9 Things You’ll Regret Leaving in Your Car This Winter
Forgot about those cans of soda? You may want to check the trunk...
It’s getting cold outside!
There’s nothing worse than hopping into your car on a cold day, only to find out those cans of soda you picked up yesterday exploded all over your trunk. Not a pretty sight at all, and it’s going to take many chilly hours to clean up that mess. The most annoying part is, the whole sticky situation could have been easily avoided! Soda is an easy one, but there are some other things you shouldn’t leave in your car in winter that you probably didn’t know were a hazard. While you’ve got that trunk open, make sure these things you should always have in your car are in there, too.
Cell phones, tablets, or laptops
Cold weather can take quite a toll on your electronic batteries. Apple actually suggests that having your electronics outside below 32 degrees Fahrenheit isn’t good for them, and the performance of your electronics will suffer. Although some phones can withstand the cold (even up to -4 degrees), your battery can still drain faster than normal in colder temperatures—sometimes even going completely dead with no warning. Yes, your electronics will work fine when bringing them back to warmer temperatures, or vice versa, cooling down your phone when it overheats, but it’s still not great for their overall performance and battery life. Keeping your phone too cold is just one of the ways you could be shortening the life of your phone.
We all know to check for cracked eggs when buying a carton, and it can also happen when eggs are left out in frozen temperatures. However, if you do end up leaving eggs out and they are perfectly intact, yet frozen, they are still salvageable. After bringing those eggs to room temperature, it’s recommended to only hard-boil eggs that have been sitting in a frozen climate. That’s because colder temperatures cause the yolk to freeze, which means it won’t blend as well compared to a properly refrigerated (and runny!) egg. These are the strangest things mechanics have found in cars.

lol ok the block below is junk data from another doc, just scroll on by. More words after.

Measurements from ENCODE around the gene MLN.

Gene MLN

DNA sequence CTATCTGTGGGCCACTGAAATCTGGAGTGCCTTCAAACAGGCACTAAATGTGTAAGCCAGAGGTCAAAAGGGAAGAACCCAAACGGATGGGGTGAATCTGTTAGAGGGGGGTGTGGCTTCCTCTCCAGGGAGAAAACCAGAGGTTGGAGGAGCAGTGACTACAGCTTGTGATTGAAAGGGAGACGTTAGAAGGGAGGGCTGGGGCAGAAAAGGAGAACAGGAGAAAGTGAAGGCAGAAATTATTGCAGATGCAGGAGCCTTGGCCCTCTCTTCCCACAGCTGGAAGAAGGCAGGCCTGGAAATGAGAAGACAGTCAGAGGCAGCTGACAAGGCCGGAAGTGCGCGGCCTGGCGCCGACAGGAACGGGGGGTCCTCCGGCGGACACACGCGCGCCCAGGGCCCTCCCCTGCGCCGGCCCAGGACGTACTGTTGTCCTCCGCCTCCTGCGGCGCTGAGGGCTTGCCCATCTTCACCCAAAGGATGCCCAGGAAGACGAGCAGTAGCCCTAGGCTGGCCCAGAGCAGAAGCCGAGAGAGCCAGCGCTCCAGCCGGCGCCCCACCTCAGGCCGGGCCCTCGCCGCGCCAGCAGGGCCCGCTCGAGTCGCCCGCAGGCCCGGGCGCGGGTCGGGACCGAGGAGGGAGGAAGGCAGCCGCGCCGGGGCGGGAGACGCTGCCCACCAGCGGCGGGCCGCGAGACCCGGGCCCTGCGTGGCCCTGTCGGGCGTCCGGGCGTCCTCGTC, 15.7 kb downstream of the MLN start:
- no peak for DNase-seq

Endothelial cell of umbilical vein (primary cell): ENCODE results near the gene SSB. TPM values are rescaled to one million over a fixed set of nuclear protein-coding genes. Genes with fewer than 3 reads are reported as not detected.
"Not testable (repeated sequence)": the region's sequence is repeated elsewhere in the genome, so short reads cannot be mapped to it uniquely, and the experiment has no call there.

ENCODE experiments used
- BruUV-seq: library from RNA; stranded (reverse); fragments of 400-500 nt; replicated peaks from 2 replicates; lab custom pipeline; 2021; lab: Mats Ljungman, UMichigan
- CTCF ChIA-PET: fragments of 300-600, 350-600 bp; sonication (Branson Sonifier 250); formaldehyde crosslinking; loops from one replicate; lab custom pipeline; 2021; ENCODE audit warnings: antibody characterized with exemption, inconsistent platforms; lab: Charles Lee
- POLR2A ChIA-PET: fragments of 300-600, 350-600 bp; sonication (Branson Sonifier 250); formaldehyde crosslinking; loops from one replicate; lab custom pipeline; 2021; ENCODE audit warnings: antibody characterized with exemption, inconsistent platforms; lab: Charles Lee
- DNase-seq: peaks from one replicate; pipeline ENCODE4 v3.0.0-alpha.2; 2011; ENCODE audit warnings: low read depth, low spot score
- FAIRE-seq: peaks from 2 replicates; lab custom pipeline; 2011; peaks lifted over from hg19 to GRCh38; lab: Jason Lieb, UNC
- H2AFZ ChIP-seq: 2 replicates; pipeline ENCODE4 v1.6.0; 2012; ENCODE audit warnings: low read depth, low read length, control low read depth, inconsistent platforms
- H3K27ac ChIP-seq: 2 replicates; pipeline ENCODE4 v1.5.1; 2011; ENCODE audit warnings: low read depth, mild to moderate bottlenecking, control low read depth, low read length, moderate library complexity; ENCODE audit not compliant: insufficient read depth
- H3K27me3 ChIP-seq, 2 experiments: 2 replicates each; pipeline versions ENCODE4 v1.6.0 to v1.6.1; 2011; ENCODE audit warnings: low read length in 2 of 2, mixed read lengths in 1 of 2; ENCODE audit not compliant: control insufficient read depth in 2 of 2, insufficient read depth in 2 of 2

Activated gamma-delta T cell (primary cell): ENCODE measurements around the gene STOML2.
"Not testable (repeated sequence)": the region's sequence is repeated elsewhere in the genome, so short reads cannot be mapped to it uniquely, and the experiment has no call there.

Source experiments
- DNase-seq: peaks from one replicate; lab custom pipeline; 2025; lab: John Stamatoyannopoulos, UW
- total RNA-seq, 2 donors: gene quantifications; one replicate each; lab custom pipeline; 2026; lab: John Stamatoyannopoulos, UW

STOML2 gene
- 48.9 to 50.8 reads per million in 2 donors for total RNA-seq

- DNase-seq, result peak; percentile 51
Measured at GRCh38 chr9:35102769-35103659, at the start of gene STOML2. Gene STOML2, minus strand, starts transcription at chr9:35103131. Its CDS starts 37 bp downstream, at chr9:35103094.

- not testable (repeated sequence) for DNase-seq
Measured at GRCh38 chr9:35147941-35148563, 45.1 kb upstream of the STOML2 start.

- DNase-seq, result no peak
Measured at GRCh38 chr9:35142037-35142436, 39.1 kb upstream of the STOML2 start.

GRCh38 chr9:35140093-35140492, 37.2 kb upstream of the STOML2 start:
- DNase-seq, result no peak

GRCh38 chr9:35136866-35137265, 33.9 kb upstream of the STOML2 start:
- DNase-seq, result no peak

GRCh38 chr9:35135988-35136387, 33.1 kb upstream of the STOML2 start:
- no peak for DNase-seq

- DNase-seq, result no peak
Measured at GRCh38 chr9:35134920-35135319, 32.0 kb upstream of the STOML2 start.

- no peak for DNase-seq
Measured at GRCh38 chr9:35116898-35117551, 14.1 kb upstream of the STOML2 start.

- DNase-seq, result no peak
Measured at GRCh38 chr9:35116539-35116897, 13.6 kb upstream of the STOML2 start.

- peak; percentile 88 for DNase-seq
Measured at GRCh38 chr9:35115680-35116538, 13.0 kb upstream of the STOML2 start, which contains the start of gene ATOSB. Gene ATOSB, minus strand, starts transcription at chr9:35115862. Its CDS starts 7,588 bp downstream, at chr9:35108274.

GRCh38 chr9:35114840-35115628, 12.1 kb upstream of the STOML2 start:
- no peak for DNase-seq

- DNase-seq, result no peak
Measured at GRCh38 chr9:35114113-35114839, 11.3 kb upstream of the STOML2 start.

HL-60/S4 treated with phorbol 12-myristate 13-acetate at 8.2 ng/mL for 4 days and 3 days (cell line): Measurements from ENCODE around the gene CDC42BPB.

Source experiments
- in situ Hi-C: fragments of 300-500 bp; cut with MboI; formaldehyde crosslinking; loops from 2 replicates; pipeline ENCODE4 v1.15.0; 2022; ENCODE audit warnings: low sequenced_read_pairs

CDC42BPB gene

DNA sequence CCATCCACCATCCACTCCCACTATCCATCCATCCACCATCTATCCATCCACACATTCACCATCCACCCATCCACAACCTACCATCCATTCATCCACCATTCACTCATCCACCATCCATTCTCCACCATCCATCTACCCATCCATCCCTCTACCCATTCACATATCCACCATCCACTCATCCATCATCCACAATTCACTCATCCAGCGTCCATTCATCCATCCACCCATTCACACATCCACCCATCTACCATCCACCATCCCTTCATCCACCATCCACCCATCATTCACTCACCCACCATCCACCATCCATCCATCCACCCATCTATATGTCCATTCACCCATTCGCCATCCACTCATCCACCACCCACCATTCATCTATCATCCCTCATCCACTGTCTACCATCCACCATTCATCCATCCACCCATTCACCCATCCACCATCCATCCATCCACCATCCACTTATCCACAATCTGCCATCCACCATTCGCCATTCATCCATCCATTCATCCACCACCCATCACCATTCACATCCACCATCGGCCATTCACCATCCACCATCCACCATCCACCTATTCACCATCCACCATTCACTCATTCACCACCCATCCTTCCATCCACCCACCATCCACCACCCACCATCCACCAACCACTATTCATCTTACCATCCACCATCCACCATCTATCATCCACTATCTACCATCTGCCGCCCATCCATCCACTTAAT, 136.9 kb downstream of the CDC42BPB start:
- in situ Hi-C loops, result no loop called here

Baby formula can actually separate in freezing temperatures, which could ultimately make it inedible. If this happens, you may want to just get rid of that baby formula to be safe. Winter and our cars don’t always go hand in hand. If your car is a bit older, take a look at our tips to stay warm in a car without heat.
Soda isn’t the only beverage to explode in freezing temperatures. Other popular carbonated beverages, like beer or seltzer water, also don’t stand a chance. The freezing temperature for soda is actually 30 degrees, and for beer that has 5 percent alcohol, the freezing point is 27 degrees. If the temperature is lower than that, there is a risk of explosion in your vehicle. Bring it inside, and don’t store it in the garage instead! Here are the things you are doing in your car that you shouldn’t.
Not only can canned foods expand and explode like a carbonated beverage, but they can also actually break the seal and spoil the foods inside the can. If your canned food did freeze in the car, it’s recommended to thaw it in the refrigerator. If the food looks or smells bad when you open it, throw it out, especially if it seems rusted! And if the food does seem a bit funky, avoid tasting it at all costs. There are some driving changes you’ll also want to make to stay safe in the winter. Make sure you prepare for the worst by learning the safe driving tips for 10 scary driving situations.
The last thing your string, brass, or woodwind instruments need is to be sitting out in the extreme cold. Freezing temperatures can completely tear up your instruments, warping the wood, the strings, or even the valves. If you did leave it out overnight, make sure to gradually warm it up. Going from zero to 60 when warming your instrument can cause damage immediately, so be careful when trying to warm it back up. There are just a few other things you need to do to get your car winter-ready.
Some drugs, like insulin, can actually lose their effectiveness if they freeze. Make sure to remove any drugs from the pharmacy from your car, or risk wasting expensive medicine thanks to the cold. Did you know you shouldn’t be warming up your car in the winter?
In general, leaving your fluffy friend in the car is probably never a good idea. And it’s especially true in colder temperatures. By locking the car (even if you’re quickly running in somewhere) you’re increasing the chance of your pet freezing to death. Why not take a winter road trip? These are the safety tips you need to know.
Ice scrapers and snow brushes
What’s the point of scraping off ice if your ice scraper is already completely frozen? It may seem ludicrous to have to bring in this car tool every night, but you’ll be thankful later when trying to scrape the ice off your car the next morning. It’s always best to be prepared, so make sure you know exactly what to do if your car breaks down in winter.